Advise and Consent became a play in 1960 and ran for 212 performances on Broadway. By the time the film began production, official Washington fell over itself to cooperate with director Otto Preminger. Advise and Consent became the first movie to use the Capitol as a set, including the rotunda and the same hearing room where the Army-McCarthy hearings took place. The film attracted a deep roster of Hollywood heavyweights—Henry Fonda, Charles Laughton, Walter Pidgeon, Peter Lawford, Gene Tierney and Betty White.
Drury capitalized upon the wild success of his debut novel with five more based on the same characters. To say that none reached the heights of Advise and Consent is like criticizing Charlotte Brontë for never having written an equal to Jane Eyre. A few years after the publication of Advise and Consent, Drury left Washington and returned to the Bay Area he loved so dearly. Late in life, Drury wrote a trilogy that began with a prewar class at “the University” and concluded at the end of the century. He never identified the school by name, but you don’t have to be a literary detective to unmask it. In the second of the series, titled Into What Far Harbor?, Drury wrote, “Far down Palm Drive he could see the dusty summer green of the Oval, the bright mosaic front of the Memorial Church, the gentle outlines of the Coast Range rising beyond.”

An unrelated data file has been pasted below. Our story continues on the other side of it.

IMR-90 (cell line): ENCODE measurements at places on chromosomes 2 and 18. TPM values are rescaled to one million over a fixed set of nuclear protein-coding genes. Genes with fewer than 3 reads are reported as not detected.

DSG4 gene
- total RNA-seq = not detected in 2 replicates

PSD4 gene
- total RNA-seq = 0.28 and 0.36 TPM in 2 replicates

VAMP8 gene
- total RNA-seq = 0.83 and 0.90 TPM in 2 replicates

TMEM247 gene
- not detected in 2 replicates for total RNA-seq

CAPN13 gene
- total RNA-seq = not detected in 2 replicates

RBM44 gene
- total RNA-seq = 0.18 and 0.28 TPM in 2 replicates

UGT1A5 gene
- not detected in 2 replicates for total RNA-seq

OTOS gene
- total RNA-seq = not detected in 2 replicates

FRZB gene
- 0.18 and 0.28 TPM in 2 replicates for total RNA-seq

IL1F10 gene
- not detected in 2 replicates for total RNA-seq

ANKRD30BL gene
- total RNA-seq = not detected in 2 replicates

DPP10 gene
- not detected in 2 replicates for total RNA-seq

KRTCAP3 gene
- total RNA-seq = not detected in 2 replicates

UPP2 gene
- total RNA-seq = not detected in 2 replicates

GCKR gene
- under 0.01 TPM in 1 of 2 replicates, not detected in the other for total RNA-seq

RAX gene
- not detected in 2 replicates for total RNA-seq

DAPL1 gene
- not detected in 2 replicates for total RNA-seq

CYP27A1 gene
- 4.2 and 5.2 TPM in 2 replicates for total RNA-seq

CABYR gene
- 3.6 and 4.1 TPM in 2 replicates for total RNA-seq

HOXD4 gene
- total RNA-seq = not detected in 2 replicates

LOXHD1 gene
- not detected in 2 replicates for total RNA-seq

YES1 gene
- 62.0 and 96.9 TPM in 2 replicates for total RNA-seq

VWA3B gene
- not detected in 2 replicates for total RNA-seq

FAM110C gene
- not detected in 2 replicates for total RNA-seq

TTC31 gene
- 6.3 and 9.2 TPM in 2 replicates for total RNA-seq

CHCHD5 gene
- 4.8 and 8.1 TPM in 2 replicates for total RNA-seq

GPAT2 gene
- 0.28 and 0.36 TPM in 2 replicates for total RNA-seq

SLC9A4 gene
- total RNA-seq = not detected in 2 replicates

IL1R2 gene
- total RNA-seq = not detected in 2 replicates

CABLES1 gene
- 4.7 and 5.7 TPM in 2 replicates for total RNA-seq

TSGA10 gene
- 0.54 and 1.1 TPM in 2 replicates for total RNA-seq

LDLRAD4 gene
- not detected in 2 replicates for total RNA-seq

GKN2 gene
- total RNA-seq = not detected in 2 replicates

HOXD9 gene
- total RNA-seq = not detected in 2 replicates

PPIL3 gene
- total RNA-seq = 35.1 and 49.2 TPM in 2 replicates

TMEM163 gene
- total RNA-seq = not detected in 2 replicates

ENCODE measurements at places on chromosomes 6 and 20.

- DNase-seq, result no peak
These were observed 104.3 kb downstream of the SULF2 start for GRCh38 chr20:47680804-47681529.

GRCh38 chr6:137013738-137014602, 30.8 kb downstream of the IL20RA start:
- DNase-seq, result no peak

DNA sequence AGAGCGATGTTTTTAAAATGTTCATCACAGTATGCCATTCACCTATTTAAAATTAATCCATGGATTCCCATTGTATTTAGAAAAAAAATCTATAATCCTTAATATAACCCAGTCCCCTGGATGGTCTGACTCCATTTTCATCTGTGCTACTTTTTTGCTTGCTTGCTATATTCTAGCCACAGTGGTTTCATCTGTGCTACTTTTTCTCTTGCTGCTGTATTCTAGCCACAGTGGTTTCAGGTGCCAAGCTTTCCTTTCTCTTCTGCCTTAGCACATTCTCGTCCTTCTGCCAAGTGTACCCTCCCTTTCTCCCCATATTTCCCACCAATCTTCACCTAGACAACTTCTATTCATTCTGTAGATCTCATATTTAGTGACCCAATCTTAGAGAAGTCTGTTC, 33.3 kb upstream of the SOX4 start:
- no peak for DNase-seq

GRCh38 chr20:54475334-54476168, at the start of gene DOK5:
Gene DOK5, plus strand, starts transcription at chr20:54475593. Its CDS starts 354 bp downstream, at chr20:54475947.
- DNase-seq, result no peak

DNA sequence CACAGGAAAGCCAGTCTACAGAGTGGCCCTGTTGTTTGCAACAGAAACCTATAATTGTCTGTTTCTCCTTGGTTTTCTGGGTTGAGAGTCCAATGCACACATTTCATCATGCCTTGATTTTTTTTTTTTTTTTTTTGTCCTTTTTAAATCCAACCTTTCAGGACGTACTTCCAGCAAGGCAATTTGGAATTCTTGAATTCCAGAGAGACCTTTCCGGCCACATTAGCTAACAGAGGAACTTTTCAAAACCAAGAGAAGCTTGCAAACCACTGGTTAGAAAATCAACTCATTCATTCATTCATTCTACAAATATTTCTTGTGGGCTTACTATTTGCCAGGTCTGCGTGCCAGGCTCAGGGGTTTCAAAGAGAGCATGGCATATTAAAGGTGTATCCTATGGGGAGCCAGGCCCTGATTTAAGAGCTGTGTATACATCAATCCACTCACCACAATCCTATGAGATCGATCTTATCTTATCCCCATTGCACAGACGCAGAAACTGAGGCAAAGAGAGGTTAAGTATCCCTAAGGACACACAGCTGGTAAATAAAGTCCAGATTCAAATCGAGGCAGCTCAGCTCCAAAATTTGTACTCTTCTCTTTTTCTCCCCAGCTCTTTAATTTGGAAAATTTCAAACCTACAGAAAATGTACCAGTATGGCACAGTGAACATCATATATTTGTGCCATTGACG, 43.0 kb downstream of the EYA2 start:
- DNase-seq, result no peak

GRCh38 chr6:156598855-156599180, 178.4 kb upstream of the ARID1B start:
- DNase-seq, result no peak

Hmmm, give me a second. . . .
Drury died in 1998 on his 80th birthday, two weeks after completing the final novel in the series and the 20th of his career. Few writers in the modern age have made so successful a transition from political journalist to novelist.
Advise and Consent concludes with a plane flight to Geneva by a new president, the majority leader, the minority leader and the new secretary of state. Drury described them as “old friends from the Senate carrying their country’s hopes.” Nostalgia, it seems, is a powerful seducer.
Ivan Maisel, ’81, is the vice president of editorial and a senior writer at On3.com.